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Taiwan Tati Cultural and Educational Foundation

Transparent media games

This week, it seemed that President Ma Ying-jeou (馬英九) was on the verge of bringing substance and hard numbers to the debate on the economic cooperation framework agreement (ECFA) with China. The Presidential Office announced that Ma would hold monthly press conferences on the matter — a welcome development for all those who still don’t have a clue as to what any of it means, what they stand to gain and what they risk losing.

Then it was announced that foreign media organizations would be banned from attending, let alone asking questions. In a laughable concession, however, they would be allowed to sit in another room and watch the exchange on television.


There’s more to it than arms sales

Last month, the US government announced that it would sell Taiwan arms worth US$6.4 billion. The package is intended to counterbalance China’s growing military might, maintain balance in the Taiwan Strait and send a signal to Washington’s Asian allies that the US keeps its promises.

The decision has drawn a strong reaction from China, which is threatening to impose sanctions on US companies involved in the sale. Official Chinese media reported that the Chinese public “supports” such sanctions. In addition, US President Barack Obama, ignoring China’s warnings, has announced that he will meet exiled Tibetan spiritual leader the Dalai Lama later this month, thus bringing more tension to an already tense relationship.


Taiwan's Double Standard and the "Dogs of Bias"

Taiwan's former President Chen Shui-bian has been in jail since December 30, 2008 (over 400 days). The change in judges requested by the Chinese Nationalist Party (KMT) to keep him there has extended his imprisonment for the third time. This time it is for two more months. His case reeks of the double standard that has never left Taiwan's prosecutorial function and the courts since the one-party state days of the KMT. While Ma Ying-jeou's former law professor Jerome Cohen and scores of professors have written open-letter after open-letter to point out these inconsistencies and erosion of justice, all the Minister of Justice (MOJ) and the Government Information Office (GIO) do is to laugh and try to create a veneer of legitimacy over Ma Ying-jeou's government.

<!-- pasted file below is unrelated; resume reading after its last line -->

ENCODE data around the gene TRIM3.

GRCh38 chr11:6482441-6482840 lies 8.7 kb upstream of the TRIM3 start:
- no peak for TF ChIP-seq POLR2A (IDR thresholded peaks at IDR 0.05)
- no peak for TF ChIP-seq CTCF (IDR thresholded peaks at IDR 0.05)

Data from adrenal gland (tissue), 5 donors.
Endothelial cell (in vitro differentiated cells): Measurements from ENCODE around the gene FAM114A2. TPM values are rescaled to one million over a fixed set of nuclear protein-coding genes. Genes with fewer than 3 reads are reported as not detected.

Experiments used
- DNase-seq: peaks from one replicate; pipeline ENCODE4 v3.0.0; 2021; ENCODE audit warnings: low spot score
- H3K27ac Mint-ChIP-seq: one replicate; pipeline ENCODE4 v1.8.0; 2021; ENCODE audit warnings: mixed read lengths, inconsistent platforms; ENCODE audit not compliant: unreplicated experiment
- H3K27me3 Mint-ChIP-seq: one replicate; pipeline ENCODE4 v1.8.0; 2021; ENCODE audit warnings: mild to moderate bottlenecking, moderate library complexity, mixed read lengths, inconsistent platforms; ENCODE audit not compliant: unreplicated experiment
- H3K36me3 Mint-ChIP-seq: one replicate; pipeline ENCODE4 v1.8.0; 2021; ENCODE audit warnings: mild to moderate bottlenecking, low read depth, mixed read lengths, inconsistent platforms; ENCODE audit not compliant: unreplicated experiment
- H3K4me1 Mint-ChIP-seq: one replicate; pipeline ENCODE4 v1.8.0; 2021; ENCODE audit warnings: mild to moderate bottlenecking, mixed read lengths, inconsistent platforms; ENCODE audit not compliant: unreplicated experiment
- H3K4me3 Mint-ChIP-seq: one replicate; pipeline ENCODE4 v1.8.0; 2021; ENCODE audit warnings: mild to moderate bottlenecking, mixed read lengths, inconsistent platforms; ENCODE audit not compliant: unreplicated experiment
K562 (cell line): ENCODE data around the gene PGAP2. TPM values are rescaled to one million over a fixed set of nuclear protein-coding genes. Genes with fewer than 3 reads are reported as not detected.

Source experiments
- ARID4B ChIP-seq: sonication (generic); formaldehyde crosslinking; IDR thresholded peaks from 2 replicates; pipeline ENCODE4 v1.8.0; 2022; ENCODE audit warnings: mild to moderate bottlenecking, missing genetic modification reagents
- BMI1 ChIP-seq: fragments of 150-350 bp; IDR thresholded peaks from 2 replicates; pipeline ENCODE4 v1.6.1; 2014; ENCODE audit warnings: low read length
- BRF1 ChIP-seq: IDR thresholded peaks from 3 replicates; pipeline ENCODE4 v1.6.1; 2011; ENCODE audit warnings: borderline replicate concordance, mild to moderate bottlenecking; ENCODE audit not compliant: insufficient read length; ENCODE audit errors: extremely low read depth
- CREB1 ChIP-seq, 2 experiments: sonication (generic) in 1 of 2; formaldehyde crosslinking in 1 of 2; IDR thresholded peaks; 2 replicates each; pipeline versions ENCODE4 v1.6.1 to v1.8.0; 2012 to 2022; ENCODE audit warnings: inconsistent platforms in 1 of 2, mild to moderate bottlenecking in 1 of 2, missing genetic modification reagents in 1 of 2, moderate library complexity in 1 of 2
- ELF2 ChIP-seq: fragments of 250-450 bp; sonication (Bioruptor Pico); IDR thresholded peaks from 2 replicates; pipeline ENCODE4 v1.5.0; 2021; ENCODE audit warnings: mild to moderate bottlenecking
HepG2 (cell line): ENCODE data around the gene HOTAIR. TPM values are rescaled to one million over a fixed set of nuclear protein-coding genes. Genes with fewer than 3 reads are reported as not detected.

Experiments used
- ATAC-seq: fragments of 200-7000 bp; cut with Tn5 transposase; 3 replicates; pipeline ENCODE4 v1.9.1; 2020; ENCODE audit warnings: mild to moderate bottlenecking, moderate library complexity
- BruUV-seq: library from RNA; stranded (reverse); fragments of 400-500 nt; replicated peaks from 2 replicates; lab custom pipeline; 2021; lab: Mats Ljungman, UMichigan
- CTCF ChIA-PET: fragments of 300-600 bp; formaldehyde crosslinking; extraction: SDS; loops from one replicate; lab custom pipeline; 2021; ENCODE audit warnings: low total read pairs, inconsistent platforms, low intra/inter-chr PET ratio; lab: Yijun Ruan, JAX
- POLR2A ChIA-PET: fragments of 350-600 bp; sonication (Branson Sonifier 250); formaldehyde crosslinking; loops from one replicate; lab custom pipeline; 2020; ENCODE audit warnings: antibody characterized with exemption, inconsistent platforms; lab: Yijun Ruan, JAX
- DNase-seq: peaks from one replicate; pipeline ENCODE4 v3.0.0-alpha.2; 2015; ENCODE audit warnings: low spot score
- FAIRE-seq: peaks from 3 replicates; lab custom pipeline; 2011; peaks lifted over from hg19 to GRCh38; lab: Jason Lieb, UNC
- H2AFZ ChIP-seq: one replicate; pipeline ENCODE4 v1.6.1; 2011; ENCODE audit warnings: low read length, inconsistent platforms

Cohen Points Out the Continued Hypocrisy of Ma Ying-jeou's Government I

The hypocrisy and pretense fostered by the government of Taiwan's President Ma Ying-jeou is once again demonstrated by Ma's former law professor as he observes how Ma's Minister of Justice attempts to make Taiwan emulate China. An edited version of this text appeared in English in the South China Morning Post (Hong Kong) on January 20, 2010 under the title "Under Threat," and appeared in Chinese on January 21, in the China Times (Taiwan) (中國時報)(台灣). by Jerome A. Cohen and Yu-Jie Chen. It is important to read this to understand the continuous and disparate double standard that Ma's people place Taiwan under. Wake up Taiwan!


No more face to lose over MRT woes

After some Taipei city councilors thought the Muzha-Neihu MRT line’s slew of mechanical problems might be linked to an unlucky name, the Taipei City Government spent about NT$1 million (US$31,200) in October on new maps and signs to rename the line the Wenshan-Neihu Line, which it said sounded more elegant and luckier.

Hopefully, no Taipei City Government officials really believed changing the name from Zhahu to Wenhu would put an end to the line’s breakdowns.


Democratic liberty is fundamental

As one of the signatories of the open letter to President Ma Ying-jeou (馬英九) (“An open letter to Taiwan’s president,” Nov. 13, 2009, page 8), I would like to respond to the article by Government Information Office Minister Su Jun-pin (蘇俊賓) (“Taiwan’s political liberties not eroded,” Jan. 26, page 8). I identify a sign of progress in the letter: He states that the government will give “due attention to possible flaws in our judicial system” and continued by stating that it will “keep pushing forward on these fronts.”

I look forward to actual steps that go beyond mere words. Civil liberties are fundamental to democratic nations because they protect the rights and freedoms of its citizens and put limits on governments.

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Statements have been entered into the US Congressional Record to mark the 66th commemoration of Taiwan’s 228 Massacre.

New Jersey Democratic Representative Robert Andrews and New Jersey Republican Representative Scott Garrett are leading a call for all members of the US Congress to lend their names to “commemorating this important historical event.”

In separate statements published in the Congressional Record, Andrews and Garrett recounted the history of the massacre.